LOCal Assessment and Triage Evaluation of Non-Alcoholic Fatty Liver Disease (LOCATE – NAFLD)
2019 – 2023
Why the research project was important
NAFLD, a condition in which fat accumulates in the liver in people who drink little or no alcohol, is the most common type of chronic liver disease in Australia and its prevalence is predicted to increase.
Currently, many patients who present to primary care with abnormal liver function tests or steatosis on liver ultrasound are referred for assessment in secondary care. This results in long waits for clinical and fibrosis assessment, placing unnecessary burden on the public hospital system.
What the research sought to do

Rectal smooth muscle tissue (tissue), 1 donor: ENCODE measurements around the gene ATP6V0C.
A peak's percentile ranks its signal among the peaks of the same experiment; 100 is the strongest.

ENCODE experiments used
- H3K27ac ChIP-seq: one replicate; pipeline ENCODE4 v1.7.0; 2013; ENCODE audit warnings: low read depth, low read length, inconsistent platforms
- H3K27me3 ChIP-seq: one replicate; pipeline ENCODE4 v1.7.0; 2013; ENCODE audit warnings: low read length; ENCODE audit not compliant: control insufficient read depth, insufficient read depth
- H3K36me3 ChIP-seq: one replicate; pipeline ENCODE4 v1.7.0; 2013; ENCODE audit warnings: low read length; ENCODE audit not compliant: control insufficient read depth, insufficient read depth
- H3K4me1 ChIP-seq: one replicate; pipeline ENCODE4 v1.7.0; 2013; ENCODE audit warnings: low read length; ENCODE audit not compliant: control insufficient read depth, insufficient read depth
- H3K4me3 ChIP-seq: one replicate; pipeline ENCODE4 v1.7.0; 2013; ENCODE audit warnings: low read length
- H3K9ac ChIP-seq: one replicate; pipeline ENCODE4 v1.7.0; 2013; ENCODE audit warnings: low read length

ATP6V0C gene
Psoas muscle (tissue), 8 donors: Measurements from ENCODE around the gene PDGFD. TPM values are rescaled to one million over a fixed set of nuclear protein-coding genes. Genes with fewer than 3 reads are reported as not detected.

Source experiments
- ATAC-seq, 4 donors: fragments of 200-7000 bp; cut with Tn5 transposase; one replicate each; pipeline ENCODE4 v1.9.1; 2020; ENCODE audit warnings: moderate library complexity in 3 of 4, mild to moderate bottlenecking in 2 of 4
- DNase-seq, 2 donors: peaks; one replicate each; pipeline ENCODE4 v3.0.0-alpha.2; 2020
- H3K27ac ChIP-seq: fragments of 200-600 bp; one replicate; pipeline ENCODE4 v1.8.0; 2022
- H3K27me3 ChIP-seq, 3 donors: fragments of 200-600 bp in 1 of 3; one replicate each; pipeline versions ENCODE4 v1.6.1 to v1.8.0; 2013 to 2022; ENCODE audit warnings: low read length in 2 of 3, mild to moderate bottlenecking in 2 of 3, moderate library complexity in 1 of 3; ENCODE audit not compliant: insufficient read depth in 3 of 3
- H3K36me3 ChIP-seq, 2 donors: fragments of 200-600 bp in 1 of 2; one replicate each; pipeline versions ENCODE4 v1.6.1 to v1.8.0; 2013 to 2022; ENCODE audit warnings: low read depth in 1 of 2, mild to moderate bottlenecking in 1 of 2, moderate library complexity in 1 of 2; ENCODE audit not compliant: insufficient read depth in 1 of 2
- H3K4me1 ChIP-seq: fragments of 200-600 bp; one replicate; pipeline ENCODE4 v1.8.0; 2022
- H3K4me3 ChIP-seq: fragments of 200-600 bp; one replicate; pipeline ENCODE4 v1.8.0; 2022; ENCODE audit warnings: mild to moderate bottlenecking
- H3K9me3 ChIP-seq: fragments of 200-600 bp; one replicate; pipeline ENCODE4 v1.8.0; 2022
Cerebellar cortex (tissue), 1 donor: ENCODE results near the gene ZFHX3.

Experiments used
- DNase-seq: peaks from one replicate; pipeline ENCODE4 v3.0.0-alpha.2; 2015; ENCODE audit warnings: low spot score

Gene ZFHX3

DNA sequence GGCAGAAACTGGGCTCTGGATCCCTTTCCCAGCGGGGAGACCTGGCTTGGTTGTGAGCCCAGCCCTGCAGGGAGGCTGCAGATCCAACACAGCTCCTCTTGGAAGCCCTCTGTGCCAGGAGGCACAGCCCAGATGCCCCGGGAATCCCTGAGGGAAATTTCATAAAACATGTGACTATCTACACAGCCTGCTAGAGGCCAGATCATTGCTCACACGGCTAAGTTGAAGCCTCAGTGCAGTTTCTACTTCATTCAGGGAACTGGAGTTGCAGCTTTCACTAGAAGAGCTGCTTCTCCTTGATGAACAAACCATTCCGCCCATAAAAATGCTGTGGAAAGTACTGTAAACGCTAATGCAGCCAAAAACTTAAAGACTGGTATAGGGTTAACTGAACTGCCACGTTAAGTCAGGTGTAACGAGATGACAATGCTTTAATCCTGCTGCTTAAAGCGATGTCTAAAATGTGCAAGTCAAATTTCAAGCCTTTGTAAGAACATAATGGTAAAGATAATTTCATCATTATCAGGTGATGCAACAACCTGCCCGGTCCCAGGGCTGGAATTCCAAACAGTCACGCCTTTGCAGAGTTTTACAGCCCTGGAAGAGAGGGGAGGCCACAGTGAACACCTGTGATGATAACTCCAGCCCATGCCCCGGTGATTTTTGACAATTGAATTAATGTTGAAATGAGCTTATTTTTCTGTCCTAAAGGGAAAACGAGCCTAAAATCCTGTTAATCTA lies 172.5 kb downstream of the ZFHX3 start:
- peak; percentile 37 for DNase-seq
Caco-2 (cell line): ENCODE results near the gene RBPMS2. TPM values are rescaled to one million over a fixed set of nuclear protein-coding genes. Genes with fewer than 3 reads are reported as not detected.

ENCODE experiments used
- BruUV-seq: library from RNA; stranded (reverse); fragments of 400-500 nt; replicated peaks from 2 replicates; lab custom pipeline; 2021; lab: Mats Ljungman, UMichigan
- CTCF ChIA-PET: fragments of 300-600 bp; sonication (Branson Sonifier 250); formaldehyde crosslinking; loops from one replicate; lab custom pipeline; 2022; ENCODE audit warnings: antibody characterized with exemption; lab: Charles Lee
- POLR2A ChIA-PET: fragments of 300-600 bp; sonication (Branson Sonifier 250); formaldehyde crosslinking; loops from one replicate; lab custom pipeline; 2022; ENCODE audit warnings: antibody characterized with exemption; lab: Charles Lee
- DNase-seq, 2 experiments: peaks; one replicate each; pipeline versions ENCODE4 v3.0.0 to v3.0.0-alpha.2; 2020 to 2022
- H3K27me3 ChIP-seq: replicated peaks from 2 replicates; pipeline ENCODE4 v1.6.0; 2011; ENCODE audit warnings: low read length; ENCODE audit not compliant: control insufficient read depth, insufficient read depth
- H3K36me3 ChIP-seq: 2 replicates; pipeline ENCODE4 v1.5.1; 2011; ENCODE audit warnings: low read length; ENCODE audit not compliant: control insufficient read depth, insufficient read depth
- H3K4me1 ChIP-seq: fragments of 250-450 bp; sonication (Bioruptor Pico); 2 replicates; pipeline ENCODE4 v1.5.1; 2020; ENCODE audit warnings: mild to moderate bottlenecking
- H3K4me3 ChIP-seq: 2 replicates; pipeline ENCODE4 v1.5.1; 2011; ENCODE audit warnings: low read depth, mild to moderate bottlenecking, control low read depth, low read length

The LOCATE-NAFLD study was a randomised trial, comparing two alternative models of care for NAFLD (usual care versus LOCATE-NAFLD care).
Participants randomised to the intervention were screened in the community with a non-invasive device called a Fibroscan, a scan they may otherwise have waited months to receive. The scan results can then determined the clinical significance of their disease, with high-risk patients sent to a specialist, and low-risk patients returned to the care of their GP.
What were the research outcomes/ impact
The study aimed to demonstrate a better way of managing NAFLD in the community, quickly identifying patients with clinically significant disease for timely referral into secondary care. Data is currently being analysed with final results to be published shortly.
The LOCATE-NAFLD study is funded by the Medical Research Future Fund Keeping Australians Out of Hospital initiative (GNT1175567).
Learn about our May 2023 forum Addressing the rising burden of liver disease.
Read our protocol publication.